Property damaged. Advice please

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    Property damaged. Advice please

    Apologies if something similar has already been covered elsewhere. I did try to search but couldn't find anything that matched my situation particularly closely. A huge thanks in advance to any of you who do take the time to read and advise.

    TLDR version: Police have forced entry into my property. I'm told they done so due to concern for my tenants welfare. My insurance company are currently processing my claim but have hinted that as this isn't strictly speaking either 'accidental' or 'malicious' damage the policy may not cover the cost of repair. Even if they do settle the claim the maximum pay out wont cover the full cost of the repair. My tenant is not in arrears but rarely pays his rent on time so clearly isn't awash with cash to cover any repair costs himself. Where do I stand?

    Longer version:

    I received a phone call from a letting agent to advise that the front door to a property I own was damaged by police to gain entry after reports of concern for my tenant's welfare. I am told that the tenant's father had been unable to contact the tenant and had raised concerns with the police. For reasons that no one has explained in detail, the police attended my property late one evening and forced entry as the tenant was not answering the door. The letting agent do have a spare key but whether the father, tenant's girlfriend or any neighbours would know who the agents are in order to contact them for a key even if the visit was made during working hours is unclear. The tenant, I'm told, was found inside the property alive and well. I've received no explanation for why he hadn't answered the door or responded to the prior attempts at contact from his father.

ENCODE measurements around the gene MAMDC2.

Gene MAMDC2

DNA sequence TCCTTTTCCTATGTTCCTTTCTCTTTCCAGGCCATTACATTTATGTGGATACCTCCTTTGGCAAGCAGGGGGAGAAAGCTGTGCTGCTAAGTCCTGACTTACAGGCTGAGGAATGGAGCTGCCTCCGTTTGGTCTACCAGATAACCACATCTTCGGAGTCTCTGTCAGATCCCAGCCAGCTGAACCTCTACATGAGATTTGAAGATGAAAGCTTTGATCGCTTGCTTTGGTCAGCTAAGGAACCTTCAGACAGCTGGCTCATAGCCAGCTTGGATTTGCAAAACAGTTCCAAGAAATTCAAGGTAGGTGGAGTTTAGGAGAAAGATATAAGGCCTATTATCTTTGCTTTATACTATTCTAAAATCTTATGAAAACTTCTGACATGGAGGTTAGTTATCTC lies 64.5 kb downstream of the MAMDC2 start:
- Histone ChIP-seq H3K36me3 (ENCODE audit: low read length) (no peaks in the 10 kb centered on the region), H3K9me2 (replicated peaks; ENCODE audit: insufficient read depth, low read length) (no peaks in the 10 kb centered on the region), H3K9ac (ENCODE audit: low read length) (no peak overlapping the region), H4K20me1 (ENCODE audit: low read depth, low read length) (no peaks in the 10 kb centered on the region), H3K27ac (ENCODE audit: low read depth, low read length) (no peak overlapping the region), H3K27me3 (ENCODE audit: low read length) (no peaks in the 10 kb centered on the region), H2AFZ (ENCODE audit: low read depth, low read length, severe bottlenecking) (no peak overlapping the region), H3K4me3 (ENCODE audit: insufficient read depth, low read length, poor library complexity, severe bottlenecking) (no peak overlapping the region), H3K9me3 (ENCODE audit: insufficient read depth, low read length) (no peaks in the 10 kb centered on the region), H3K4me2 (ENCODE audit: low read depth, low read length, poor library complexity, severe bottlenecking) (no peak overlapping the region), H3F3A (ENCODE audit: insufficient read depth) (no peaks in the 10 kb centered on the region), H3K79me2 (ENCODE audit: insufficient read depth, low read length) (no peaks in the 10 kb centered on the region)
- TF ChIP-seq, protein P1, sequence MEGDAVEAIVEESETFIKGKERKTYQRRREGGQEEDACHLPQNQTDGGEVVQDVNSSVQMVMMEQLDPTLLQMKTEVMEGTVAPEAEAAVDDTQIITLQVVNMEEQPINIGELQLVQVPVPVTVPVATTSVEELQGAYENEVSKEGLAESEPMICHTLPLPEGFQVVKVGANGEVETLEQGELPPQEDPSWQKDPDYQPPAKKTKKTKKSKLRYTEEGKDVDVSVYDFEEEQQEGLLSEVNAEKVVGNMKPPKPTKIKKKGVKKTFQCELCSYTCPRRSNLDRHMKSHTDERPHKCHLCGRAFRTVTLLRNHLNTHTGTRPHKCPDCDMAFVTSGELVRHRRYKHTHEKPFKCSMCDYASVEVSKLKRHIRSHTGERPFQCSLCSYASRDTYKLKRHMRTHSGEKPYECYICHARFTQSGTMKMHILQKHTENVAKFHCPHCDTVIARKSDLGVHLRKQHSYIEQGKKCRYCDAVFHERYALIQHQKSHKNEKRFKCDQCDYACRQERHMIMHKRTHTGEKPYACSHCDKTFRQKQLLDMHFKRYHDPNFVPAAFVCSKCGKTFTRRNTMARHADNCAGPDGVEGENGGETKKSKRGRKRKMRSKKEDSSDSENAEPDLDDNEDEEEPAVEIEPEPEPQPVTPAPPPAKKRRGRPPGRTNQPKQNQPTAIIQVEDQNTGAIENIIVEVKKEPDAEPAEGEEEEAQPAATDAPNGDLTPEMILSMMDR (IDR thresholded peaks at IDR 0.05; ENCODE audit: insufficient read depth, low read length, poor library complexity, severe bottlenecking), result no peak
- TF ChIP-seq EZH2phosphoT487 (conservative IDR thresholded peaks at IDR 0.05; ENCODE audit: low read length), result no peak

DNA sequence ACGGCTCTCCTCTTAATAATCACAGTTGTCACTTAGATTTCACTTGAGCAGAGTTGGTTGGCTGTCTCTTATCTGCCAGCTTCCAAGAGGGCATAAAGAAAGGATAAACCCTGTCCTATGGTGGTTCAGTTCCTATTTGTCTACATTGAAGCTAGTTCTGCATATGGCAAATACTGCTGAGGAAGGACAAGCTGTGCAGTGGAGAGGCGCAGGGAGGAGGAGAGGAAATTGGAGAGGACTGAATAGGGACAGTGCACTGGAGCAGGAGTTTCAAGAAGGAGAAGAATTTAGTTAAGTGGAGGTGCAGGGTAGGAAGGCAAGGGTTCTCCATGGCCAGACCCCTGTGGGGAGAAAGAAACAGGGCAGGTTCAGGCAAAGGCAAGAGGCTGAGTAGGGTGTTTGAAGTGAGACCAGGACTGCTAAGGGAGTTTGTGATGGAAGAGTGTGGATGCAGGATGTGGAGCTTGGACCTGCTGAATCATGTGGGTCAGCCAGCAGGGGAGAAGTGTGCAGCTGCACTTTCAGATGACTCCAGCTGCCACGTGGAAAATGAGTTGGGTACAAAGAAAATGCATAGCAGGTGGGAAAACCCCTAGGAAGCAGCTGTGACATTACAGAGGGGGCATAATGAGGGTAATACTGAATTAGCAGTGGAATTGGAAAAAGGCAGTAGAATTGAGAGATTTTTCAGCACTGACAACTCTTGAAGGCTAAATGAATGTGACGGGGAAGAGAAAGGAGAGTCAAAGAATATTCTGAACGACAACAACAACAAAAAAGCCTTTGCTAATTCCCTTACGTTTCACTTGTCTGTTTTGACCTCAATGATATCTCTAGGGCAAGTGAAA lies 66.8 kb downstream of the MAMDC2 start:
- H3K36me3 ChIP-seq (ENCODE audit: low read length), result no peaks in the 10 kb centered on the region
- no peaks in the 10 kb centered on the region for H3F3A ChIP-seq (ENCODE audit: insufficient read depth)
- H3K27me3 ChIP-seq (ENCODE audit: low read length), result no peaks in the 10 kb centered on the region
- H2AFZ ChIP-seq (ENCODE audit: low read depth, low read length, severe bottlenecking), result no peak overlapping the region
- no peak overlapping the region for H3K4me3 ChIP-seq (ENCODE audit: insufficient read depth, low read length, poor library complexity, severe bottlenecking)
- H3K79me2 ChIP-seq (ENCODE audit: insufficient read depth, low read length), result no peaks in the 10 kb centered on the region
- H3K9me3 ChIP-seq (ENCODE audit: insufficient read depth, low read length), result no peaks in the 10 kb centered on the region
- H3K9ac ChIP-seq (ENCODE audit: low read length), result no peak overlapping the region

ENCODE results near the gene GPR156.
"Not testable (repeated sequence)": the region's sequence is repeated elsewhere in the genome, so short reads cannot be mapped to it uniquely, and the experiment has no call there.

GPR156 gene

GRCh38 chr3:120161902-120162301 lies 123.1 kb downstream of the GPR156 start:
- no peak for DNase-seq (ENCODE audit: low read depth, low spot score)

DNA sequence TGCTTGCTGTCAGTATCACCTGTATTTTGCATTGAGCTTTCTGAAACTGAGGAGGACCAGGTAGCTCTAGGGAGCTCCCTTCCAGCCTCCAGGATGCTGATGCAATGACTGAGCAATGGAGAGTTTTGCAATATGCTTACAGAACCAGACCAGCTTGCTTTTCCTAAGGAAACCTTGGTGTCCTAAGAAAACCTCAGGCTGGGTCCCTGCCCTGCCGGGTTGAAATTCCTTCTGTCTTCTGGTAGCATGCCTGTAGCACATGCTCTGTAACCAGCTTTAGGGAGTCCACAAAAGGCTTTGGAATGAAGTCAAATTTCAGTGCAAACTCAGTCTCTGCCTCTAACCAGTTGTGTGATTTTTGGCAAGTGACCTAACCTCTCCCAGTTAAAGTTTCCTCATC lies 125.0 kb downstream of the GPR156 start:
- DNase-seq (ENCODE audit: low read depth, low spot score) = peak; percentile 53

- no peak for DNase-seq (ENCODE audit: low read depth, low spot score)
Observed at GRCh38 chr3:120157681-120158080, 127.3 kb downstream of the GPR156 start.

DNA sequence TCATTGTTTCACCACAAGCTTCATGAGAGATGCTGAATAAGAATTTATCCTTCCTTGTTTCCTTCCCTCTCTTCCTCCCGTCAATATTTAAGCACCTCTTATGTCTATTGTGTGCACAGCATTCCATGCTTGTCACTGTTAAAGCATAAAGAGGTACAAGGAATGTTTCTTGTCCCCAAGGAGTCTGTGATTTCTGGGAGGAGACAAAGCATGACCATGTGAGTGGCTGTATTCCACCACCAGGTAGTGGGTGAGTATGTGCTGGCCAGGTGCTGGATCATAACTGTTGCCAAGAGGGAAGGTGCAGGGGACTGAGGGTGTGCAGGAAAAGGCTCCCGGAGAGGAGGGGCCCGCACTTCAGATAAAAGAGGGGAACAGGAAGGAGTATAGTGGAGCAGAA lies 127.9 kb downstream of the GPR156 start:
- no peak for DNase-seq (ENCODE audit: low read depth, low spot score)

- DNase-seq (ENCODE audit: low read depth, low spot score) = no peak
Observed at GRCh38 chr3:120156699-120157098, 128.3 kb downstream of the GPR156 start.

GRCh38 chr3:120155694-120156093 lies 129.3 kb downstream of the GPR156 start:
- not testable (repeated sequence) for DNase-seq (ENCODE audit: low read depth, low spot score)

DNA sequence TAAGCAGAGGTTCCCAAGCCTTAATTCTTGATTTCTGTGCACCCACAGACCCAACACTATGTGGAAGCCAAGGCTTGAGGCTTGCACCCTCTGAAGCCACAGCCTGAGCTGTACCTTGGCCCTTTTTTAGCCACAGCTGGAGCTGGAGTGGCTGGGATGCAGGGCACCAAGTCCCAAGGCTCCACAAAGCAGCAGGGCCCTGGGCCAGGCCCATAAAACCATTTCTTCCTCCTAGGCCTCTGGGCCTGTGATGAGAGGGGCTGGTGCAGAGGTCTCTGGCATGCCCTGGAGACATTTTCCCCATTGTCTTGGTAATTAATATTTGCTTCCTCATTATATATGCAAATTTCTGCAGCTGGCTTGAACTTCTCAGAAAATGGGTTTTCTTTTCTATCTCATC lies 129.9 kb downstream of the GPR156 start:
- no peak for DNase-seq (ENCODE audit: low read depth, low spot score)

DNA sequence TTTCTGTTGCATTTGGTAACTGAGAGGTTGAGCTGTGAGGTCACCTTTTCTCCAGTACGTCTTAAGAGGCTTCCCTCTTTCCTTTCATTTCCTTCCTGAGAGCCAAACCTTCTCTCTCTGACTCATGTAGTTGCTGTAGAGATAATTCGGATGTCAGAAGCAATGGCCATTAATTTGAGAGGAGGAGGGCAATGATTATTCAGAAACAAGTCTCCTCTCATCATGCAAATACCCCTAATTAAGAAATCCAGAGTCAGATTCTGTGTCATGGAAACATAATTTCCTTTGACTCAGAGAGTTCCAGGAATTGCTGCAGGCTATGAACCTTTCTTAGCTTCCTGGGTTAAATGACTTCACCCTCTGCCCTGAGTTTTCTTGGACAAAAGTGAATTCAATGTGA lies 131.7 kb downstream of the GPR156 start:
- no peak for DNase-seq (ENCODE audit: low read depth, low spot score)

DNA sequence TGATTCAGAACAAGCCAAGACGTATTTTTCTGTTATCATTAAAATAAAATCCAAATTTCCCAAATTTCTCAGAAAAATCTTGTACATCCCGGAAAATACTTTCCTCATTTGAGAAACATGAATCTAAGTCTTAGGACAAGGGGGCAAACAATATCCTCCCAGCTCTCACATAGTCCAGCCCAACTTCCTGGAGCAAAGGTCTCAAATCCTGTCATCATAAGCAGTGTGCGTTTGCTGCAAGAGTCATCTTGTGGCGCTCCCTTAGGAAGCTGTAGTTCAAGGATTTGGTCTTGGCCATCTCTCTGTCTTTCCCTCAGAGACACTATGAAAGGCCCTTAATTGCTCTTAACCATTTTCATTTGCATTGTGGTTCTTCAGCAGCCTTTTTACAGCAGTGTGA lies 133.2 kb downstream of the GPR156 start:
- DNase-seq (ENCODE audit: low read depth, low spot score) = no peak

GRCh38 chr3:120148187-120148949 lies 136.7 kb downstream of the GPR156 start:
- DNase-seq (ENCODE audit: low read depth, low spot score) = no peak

I have a police incident number but, although it doesn't particularly help me, understandably the police are quoting privacy policies in refusing to disclose their version of events or reason for needing to attend the property. The letting agent have said they believe the tenant may be suffering from mental health issues and neighbours, who I keep in contact with, have said that although he hasn't caused any real disruption, some of his behaviour suggests as such too. Although some of the story is unexplained (why didn't he just open the door? why did the police visit late in the evening rather than during the day? didn't anyone have a spare key or know who the letter agent were to contact them?) which does make me wonder if I'm being given the full truth by the tenant, it seems possible the police had legitimate concern for him.

    This has left me with a property with a damaged front door. The letting agent initially suggested that the tenant accepted liability and was willing to pay for repair, even suggesting he had a contact who could do so cheaply as a favour. This offer has since been withdrawn, no doubt in part because the tenant could not afford the cost of the repair as his rent payments rarely come in on time (it's always paid in full eventually, and he's not in arrears, but it's always between 1-10 days late with no notice or explanation). The letting agent have provided three quotes for the repair, including the tenant's contact who is actually the most expensive of the three. I have contacted my insurance company and although they agreed to open the claim on an 'accidental damage' basis I'm advised the claim may be unsuccessful as the damage wasn't actually an accident. This leaves me with two possible outcomes: